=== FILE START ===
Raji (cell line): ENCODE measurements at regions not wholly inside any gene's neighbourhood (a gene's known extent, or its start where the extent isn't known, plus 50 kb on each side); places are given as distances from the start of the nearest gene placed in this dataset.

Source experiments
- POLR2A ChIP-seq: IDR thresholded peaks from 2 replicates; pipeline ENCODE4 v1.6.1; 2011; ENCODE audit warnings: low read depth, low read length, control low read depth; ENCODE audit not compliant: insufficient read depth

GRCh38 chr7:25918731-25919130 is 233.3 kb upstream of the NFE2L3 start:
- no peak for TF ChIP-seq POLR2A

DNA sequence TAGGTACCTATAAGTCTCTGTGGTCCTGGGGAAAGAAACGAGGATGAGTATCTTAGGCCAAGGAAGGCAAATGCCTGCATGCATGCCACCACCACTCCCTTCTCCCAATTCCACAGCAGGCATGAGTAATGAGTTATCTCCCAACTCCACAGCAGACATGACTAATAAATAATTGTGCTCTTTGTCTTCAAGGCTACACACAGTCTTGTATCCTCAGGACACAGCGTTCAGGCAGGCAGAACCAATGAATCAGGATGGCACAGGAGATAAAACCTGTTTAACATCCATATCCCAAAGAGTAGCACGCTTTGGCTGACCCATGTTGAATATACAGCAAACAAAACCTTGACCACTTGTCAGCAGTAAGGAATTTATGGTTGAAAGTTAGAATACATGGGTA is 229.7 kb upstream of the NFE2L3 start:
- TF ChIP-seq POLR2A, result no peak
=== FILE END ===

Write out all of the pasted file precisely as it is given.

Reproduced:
Raji (cell line): ENCODE measurements at regions not wholly inside any gene's neighbourhood (a gene's known extent, or its start where the extent isn't known, plus 50 kb on each side); places are given as distances from the start of the nearest gene placed in this dataset.

Source experiments
- POLR2A ChIP-seq: IDR thresholded peaks from 2 replicates; pipeline ENCODE4 v1.6.1; 2011; ENCODE audit warnings: low read depth, low read length, control low read depth; ENCODE audit not compliant: insufficient read depth

GRCh38 chr7:25918731-25919130 is 233.3 kb upstream of the NFE2L3 start:
- no peak for TF ChIP-seq POLR2A

DNA sequence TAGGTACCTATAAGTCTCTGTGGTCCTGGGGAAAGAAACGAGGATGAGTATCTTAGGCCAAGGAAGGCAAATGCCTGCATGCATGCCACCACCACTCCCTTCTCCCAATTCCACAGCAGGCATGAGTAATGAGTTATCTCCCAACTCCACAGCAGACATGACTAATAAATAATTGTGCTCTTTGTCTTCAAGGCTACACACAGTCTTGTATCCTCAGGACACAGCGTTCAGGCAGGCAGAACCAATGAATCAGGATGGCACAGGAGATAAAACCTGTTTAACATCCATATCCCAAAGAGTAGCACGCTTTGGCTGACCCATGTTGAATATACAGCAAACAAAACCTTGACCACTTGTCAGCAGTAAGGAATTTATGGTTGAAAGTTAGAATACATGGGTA is 229.7 kb upstream of the NFE2L3 start:
- TF ChIP-seq POLR2A, result no peak